Lady Bird

Lady Bird

Greta Gerwig (2017)

Three Tennysons/Half Shakespeare

I can’t say I was dying to see this movie, which as far as I could tell was just another teen angst movie about a high school senior coming of age. Seems like I’ve seen something like that before—like in every other movie that gets made these days, unless it’s a superhero movie intended to appeal mainly to those adolescents that all the other movies are about. But Greta Gerwig’s Lady Bird turns out to be the year’s best-reviewed movie, judging by the 100 percent rating it had on, at least up until this morning, when some curmudgeon seems to have finally taken aim at it after waking up on the wrong side of bed or something. And it was just nominated for three Golden Globes, including one for Best Motion Picture, Musical or Comedy. But with reviews like that, I figured I really needed to see it, and have been waiting patiently for three weeks for Cinemark to bring it to Conway. And of course, I’d still be waiting if I hadn’t decided to see it in Little Rock. Cinemark hasn’t seen fit to bring a single new movie (aside from the abominably reviewed Just Getting Started—9 percent on Rotten tomatoes) to Conway for those three weeks. So for Lady Bird—or Three Billboards Outside Ebbing, Missouri, or The Man Who Invented Christmas—you’ll have to go to Little Rock. I suspect it will be the same with the Golden Globes’ darling The Shape of Water when it finally arrives in this flyover state. Hey Cinemark, we’ve got 60,000 people and three colleges here, one of which has a graduate degree in film. I think there must might be an audience for actual decent movies here!

But I digress. This is Gerwig’s first time alone in the director’s seat, (she is credited with co-directing the indie Nights and Weekends with Joe Swanbeg in 2008). She’s appeared in front of the camera in several films, including Noah Baumbach’s Francis Ha and Mistress America, and she is credited with co-authoring the screenplays for those two films with Baumbach, but Lady Bird is her first solo credit as author of the screenplay. It’s a screenplay based largely on Gerwig’s own life: Gerwig was born in Sacramento, California, and attended an all-girl Catholic school. Her mother was a nurse and her father a loan officer in a credit union and a computer programmer. She came to New York to attend Barnard College upon graduation from high school. This film’s protagonist, Christine McPherson, is a senior at Immaculate Heart high school in Sacramento in 2002, and she wants to make her friends and family call her “Lady Bird.” When asked if “Lady Bird” is her given name, she declares, “It is my given name! It’s a name I’ve given to myself.” Oh, by the way, Christine also wants to shake the dust of Sacramento from her sandals and head for college in New York, or at least somewhere on the east coast.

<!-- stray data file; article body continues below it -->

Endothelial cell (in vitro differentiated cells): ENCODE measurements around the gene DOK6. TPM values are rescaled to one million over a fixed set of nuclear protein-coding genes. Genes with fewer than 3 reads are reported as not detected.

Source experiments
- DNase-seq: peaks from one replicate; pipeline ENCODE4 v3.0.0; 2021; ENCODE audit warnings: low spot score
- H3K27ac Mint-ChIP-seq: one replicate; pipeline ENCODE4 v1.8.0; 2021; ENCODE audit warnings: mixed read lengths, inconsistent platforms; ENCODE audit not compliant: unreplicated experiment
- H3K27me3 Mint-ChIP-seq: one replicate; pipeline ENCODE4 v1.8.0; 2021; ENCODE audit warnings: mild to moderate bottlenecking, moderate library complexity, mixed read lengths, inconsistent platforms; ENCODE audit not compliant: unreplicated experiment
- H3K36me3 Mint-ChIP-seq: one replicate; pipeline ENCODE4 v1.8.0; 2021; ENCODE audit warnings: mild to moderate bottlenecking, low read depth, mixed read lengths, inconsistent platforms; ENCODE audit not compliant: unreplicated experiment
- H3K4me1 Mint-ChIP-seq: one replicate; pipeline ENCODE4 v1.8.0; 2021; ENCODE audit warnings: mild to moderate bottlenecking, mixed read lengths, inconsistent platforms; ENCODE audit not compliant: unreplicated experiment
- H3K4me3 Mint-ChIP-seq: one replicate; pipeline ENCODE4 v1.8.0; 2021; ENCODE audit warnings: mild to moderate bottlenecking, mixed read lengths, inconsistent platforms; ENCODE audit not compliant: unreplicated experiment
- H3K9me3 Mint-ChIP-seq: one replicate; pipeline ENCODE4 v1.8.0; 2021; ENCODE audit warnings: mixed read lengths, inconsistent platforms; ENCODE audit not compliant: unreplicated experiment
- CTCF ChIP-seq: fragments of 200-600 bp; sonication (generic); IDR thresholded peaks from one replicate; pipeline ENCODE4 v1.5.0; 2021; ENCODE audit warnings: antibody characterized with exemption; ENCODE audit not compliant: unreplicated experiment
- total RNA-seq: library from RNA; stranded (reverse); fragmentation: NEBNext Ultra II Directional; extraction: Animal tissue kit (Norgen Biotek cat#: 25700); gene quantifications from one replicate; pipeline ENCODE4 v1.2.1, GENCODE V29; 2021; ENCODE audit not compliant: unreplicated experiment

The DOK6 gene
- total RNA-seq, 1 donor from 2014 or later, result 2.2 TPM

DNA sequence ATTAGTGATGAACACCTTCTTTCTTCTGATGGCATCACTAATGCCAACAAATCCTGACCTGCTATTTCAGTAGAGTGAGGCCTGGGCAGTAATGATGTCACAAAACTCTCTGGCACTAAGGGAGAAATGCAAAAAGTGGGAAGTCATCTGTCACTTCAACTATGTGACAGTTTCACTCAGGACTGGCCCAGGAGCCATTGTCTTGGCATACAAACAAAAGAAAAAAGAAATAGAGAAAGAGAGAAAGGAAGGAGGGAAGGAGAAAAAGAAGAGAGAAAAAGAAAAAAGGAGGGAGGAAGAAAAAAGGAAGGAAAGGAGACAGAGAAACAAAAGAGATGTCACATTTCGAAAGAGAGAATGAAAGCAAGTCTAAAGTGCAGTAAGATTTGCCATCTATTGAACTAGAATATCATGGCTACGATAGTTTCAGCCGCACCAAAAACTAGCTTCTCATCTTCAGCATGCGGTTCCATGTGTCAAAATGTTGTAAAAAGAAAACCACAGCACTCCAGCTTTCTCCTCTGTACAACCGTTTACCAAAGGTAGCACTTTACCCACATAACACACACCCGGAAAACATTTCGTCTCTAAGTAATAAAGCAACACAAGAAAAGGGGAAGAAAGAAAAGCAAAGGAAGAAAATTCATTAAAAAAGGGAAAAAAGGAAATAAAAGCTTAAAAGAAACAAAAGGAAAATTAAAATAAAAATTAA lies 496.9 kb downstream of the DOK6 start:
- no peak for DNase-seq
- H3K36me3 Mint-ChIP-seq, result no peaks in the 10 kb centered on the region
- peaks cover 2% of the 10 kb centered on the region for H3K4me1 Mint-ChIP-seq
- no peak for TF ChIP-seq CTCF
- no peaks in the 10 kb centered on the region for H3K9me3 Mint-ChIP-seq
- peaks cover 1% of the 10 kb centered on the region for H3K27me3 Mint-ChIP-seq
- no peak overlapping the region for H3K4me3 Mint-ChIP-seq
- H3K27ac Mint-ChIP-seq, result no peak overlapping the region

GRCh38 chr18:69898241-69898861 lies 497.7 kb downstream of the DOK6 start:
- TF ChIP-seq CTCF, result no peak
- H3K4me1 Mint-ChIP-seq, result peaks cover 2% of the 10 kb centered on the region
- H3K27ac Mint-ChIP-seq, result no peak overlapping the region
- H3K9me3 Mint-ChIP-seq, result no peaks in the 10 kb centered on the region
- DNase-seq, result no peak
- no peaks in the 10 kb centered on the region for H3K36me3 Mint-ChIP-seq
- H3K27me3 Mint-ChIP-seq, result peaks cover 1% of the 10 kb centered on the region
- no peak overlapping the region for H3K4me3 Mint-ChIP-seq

Lady Bird is played with remarkable genuineness and dexterity by the very compelling Saoirse Ronan, who, at 23, is not far removed from the high school senior she plays, but she comes to the role with two Oscar nominations already in her back pocket (one for playing the Irish immigrant protagonist in 2015’s Brooklyn and one for playing the young sister in Atonement), and this role may garner her another, as it has already earned her a Golden Globe nomination.

The film’s plot is somewhat episodic, taking us through the ups and downs of Lady Bird’s final year of high school: her audition for the fall musical, in which her best friend, the brilliant and witty Julie (Beanie Feldstein of Neighbors 2: Sorority Rising) gets the lead opposite her new crush Danny (a very sympathetic Lucas Hedges of Manchester by the Sea); her attempts to get into a private east coast college despite her mediocre performance in high school; her breakup with Danny and fling with the Howard Zinn-reading too-cool-for-school guitarist of a local rock band, played to smarmy perfection by Timothée Chalamet (who is nominated for his own golden Globe for Best Actor in this year’s Call Me by Your Name); her subsequent dropping of the somewhat dowdy Julie in order to join the “cool kids” clique of which Kyle is a member, and her taking up with the school’s reigning popularity queen, Jenna (Odeya Rush of Goosebumps), who’s nice enough but shallow and dumb as a rock. And of course we wait to find out who Lady Bird is going to prom with and whether she gets in to that highly valued east coast school.